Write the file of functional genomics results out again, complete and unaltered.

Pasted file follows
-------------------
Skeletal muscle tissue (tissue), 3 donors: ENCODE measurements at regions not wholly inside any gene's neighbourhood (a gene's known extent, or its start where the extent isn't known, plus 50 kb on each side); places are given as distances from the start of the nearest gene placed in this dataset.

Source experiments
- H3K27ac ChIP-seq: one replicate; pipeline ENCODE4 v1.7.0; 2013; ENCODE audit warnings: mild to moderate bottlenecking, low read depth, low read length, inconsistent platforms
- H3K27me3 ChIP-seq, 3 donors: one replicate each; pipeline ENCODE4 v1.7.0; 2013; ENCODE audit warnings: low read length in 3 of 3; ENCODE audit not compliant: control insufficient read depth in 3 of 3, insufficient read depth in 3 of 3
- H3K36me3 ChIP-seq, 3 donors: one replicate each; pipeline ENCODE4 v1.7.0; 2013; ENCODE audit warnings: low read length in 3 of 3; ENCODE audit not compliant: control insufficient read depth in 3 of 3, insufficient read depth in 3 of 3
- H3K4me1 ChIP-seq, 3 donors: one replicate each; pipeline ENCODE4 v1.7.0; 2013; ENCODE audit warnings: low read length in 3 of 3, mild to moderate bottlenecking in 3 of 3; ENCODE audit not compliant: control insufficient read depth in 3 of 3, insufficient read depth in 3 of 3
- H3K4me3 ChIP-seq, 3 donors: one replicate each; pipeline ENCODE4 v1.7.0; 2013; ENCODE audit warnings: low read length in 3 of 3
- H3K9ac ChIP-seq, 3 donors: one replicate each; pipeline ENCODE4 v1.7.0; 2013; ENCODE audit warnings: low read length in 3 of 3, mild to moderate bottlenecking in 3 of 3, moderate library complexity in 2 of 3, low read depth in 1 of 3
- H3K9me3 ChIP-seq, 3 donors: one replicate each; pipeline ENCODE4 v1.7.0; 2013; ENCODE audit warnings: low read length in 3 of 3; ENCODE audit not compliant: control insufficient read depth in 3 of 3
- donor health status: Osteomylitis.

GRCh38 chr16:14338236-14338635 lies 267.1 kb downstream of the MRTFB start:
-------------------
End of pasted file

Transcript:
Skeletal muscle tissue (tissue), 3 donors: ENCODE measurements at regions not wholly inside any gene's neighbourhood (a gene's known extent, or its start where the extent isn't known, plus 50 kb on each side); places are given as distances from the start of the nearest gene placed in this dataset.

Source experiments
- H3K27ac ChIP-seq: one replicate; pipeline ENCODE4 v1.7.0; 2013; ENCODE audit warnings: mild to moderate bottlenecking, low read depth, low read length, inconsistent platforms
- H3K27me3 ChIP-seq, 3 donors: one replicate each; pipeline ENCODE4 v1.7.0; 2013; ENCODE audit warnings: low read length in 3 of 3; ENCODE audit not compliant: control insufficient read depth in 3 of 3, insufficient read depth in 3 of 3
- H3K36me3 ChIP-seq, 3 donors: one replicate each; pipeline ENCODE4 v1.7.0; 2013; ENCODE audit warnings: low read length in 3 of 3; ENCODE audit not compliant: control insufficient read depth in 3 of 3, insufficient read depth in 3 of 3
- H3K4me1 ChIP-seq, 3 donors: one replicate each; pipeline ENCODE4 v1.7.0; 2013; ENCODE audit warnings: low read length in 3 of 3, mild to moderate bottlenecking in 3 of 3; ENCODE audit not compliant: control insufficient read depth in 3 of 3, insufficient read depth in 3 of 3
- H3K4me3 ChIP-seq, 3 donors: one replicate each; pipeline ENCODE4 v1.7.0; 2013; ENCODE audit warnings: low read length in 3 of 3
- H3K9ac ChIP-seq, 3 donors: one replicate each; pipeline ENCODE4 v1.7.0; 2013; ENCODE audit warnings: low read length in 3 of 3, mild to moderate bottlenecking in 3 of 3, moderate library complexity in 2 of 3, low read depth in 1 of 3
- H3K9me3 ChIP-seq, 3 donors: one replicate each; pipeline ENCODE4 v1.7.0; 2013; ENCODE audit warnings: low read length in 3 of 3; ENCODE audit not compliant: control insufficient read depth in 3 of 3
- donor health status: Osteomylitis.

GRCh38 chr16:14338236-14338635 lies 267.1 kb downstream of the MRTFB start: